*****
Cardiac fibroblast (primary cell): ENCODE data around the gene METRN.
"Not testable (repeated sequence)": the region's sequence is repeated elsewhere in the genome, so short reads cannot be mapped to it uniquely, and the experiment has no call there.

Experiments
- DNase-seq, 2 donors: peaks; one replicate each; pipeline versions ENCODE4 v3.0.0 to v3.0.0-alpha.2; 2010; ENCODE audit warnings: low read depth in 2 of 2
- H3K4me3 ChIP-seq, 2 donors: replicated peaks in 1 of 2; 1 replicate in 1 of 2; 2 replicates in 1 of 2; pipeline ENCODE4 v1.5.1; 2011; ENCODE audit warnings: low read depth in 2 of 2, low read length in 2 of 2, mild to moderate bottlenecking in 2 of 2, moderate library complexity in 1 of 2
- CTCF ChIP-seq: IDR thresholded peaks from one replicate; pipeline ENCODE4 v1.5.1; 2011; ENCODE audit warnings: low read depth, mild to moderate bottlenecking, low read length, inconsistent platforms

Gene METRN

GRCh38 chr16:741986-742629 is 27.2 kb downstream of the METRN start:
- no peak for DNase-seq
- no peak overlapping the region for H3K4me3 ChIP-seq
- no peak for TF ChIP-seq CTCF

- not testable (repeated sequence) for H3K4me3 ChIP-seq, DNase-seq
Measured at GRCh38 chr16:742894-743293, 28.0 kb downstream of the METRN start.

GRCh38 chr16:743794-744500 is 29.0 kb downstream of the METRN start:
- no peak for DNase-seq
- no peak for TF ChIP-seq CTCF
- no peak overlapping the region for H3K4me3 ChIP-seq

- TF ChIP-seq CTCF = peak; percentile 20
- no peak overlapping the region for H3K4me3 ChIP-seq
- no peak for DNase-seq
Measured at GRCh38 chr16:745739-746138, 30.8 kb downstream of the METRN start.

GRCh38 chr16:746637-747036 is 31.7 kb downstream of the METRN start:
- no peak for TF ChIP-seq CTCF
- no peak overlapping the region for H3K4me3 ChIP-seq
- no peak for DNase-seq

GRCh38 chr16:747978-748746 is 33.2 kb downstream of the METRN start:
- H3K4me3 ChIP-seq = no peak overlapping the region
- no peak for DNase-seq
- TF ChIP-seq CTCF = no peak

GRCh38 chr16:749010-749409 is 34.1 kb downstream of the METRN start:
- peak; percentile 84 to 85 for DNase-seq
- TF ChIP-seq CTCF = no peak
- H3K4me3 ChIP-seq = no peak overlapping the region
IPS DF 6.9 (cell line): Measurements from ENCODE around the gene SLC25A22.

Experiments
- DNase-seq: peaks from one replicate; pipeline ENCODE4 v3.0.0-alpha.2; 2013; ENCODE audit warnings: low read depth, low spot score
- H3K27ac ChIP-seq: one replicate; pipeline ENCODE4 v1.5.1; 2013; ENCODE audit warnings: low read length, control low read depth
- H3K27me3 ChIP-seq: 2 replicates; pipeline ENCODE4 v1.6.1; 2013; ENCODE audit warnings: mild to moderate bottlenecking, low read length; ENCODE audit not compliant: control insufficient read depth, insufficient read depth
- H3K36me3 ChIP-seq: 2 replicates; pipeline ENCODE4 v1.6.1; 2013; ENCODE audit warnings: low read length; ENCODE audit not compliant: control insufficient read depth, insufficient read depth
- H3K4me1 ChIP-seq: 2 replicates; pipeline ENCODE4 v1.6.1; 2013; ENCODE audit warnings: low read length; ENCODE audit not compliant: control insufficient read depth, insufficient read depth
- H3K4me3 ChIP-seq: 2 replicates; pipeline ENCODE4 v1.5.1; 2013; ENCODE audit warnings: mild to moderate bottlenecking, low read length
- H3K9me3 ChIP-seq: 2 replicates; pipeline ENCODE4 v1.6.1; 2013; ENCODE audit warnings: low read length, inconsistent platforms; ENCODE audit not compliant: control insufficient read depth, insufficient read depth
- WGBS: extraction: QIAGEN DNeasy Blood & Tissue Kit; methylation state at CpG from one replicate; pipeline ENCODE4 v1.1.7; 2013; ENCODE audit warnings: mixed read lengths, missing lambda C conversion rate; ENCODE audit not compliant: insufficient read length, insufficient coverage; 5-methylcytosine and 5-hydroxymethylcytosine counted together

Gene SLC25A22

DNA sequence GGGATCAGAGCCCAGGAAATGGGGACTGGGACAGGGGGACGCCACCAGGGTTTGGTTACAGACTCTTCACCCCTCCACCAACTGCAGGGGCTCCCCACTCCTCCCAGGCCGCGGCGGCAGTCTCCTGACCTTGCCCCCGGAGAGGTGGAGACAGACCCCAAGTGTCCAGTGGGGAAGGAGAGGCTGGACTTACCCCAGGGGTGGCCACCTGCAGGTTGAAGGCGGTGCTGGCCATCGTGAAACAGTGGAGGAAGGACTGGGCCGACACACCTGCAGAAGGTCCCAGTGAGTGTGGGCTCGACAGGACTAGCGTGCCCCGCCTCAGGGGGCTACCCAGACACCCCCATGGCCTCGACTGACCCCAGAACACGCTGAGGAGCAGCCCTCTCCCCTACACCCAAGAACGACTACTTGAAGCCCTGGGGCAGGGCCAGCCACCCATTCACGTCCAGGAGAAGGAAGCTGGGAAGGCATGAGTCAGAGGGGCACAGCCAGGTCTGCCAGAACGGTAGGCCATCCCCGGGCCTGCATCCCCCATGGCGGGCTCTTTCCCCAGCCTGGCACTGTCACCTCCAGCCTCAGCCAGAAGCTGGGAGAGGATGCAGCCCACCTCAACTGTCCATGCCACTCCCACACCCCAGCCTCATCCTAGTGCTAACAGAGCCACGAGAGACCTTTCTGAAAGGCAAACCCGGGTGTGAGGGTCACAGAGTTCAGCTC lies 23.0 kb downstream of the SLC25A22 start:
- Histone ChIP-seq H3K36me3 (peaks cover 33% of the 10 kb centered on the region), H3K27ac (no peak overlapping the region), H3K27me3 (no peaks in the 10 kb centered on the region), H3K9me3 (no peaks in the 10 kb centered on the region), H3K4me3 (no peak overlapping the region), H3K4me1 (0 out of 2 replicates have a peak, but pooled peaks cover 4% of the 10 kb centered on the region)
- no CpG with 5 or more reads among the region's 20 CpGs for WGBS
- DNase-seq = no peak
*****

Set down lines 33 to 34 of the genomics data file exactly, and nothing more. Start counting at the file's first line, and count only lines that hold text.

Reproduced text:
- H3K4me3 ChIP-seq = no peak overlapping the region
IPS DF 6.9 (cell line): Measurements from ENCODE around the gene SLC25A22.